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  • “FISTFUL OF BLOOD #1” (Comic Book Review)

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    FISTFUL OF BLOOD is exactly the type of comic you would imagine would first find its audience in the pages of Heavy Metal: Blood, vampires, zombies and a thong-clad, gun-toting woman in the middle of a desert town that may or may not be post-apocalyptic. Even the genre is ambiguously Heavy Metal, a mix of western/horror/maybe sex, sets the tone for what is perhaps, the most over the top, yet, fun read on the market right now.  Definitely a mature audience title, FISTFUL OF BLOOD pulls a no punches homage to Clint Eastwood’s FISTFUL OF DOLLARS, and, despite some creative choices, does an impressive job of keeping true to the original work.

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  • “TRICK ‘R TREAT: DAYS OF THE DEAD” (Comic Book Review)

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    When TRICK ‘R TREAT first hit the movie market, the film didn’t exactly get a chance to turn a lot of heads. A direct-to-video run after a two year delay almost knocked the film into obscurity but thanks to strong reviews and a legion of dedicated horror fans, TRICK ‘R TREAT has now become a cult favorite. The anthology movie is anchored by a sack-wearing figure named Sam, who often ties together each of the seemingly unconnected short stories all occurring on one bizarre night on Halloween. From werewolves to the undead to serial killers, the movie tapped into all the deep dark fears of the when the sun goes down on the most spookiest of days and, with its folklore-ish vibe, created a great movie out of a classic subject.

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  • “THE GOON: THEATRE BIZARRE” (Comic Book Review)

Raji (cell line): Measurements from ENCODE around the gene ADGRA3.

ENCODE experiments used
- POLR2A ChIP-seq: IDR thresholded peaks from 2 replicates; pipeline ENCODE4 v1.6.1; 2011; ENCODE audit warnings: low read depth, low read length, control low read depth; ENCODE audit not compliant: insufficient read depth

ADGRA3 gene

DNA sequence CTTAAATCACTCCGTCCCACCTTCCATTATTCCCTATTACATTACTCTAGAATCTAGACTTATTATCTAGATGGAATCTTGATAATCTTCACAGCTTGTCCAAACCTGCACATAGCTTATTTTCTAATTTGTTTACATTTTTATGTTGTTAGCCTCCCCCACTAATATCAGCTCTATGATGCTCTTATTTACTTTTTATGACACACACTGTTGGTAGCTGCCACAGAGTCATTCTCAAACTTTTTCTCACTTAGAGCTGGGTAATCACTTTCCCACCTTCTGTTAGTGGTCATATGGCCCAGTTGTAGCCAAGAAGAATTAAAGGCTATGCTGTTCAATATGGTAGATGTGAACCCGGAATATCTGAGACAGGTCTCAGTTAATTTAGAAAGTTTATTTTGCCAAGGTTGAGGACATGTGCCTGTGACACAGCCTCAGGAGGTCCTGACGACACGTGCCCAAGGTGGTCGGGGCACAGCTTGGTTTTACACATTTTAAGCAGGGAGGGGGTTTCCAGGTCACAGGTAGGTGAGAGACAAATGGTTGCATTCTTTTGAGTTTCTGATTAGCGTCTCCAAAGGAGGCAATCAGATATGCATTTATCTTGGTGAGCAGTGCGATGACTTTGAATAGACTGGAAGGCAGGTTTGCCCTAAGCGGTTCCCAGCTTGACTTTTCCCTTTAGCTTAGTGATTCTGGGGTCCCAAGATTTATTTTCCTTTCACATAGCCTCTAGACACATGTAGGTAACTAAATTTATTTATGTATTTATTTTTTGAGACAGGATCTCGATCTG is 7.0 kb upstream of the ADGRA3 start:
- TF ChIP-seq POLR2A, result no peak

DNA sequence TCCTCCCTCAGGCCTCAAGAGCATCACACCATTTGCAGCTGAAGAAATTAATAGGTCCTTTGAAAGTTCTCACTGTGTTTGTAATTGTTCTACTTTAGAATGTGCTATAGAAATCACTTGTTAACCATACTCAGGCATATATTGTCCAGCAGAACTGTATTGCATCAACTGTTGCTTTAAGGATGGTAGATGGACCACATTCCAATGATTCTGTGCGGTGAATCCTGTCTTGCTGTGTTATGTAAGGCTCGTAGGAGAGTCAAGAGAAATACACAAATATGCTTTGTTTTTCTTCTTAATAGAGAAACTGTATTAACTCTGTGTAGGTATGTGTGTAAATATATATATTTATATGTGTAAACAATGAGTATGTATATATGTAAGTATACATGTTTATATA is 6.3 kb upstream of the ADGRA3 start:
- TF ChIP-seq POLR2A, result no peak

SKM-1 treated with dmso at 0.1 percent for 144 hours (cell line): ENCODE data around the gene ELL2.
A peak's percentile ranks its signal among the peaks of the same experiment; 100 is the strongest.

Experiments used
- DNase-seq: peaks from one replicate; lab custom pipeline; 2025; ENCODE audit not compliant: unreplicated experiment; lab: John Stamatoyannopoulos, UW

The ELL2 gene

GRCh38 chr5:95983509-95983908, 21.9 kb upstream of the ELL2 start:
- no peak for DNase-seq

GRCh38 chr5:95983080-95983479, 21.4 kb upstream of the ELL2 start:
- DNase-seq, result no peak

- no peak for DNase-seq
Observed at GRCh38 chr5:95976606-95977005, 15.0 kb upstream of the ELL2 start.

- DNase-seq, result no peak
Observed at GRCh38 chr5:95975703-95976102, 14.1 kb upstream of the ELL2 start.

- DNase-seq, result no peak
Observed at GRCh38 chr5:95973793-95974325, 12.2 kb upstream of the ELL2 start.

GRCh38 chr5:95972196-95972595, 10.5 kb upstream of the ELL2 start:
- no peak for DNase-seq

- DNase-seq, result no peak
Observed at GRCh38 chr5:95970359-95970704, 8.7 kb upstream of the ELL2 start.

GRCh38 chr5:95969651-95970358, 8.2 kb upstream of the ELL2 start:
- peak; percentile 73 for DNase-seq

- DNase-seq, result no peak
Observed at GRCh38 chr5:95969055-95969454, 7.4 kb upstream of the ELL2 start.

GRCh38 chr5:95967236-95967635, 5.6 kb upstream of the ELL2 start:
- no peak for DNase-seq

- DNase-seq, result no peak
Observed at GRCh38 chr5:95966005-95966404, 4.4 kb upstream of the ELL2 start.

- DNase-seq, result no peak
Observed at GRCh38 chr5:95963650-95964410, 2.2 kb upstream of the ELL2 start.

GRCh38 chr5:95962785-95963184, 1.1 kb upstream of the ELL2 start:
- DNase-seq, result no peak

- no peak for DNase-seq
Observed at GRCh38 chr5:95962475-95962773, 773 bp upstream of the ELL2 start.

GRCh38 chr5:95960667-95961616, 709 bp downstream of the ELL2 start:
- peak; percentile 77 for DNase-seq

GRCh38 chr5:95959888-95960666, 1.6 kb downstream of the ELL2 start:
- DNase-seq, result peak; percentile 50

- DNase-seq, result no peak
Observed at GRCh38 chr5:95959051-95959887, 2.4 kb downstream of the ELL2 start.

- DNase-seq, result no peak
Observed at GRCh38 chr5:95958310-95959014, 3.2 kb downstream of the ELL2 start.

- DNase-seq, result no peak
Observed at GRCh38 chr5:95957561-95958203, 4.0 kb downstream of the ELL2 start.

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    Ah, Halloween. Is there any other word more loved by the horror fanatic? There’s colorful costumes, haunted houses, candy induced comas, and, of course, an endless month of horror movies on TV. With all the spooky merriment in the air, our friends in the comic world would be foolish not to join the fun, starting with Dark Horse’s one-shot THE GOON: THEATRE BIZARRE. Written and drawn by the series founder Eric Powell, we follow the Goon as he stumbles onto a circus run by a legion of the damned. An excellent addition to an already incredible series, the work is a great little side story for fans new and old.

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  • Q&A: Chuck Palaniuk breaks his rules to talk about “FIGHT CLUB 2”

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    Chuck Palahniuk is a man who needs no introduction. Creator of cult novels such as CHOKE, INVISIBLE MONSTERS, and the fan-favorite FIGHT CLUB, Palahniuk has become the unprecedented king of transgressional fiction. Yet, after taking over the written word and the silver screen, he was still not satisfied and, turning to Dark Horse, has decided to leave his mark on the comic world with FIGHT CLUB 2. Exploring the graphic medium with artist Cameron Stewart, Palahniuk invites us back into a world of high action and questionable morality as we are re-introduced to the world of the author and the old demons he just couldn’t leave behind…

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  • “ULTIMATE NIGHT OF THE LIVING DEAD: GENESIS” (Comic Book Review)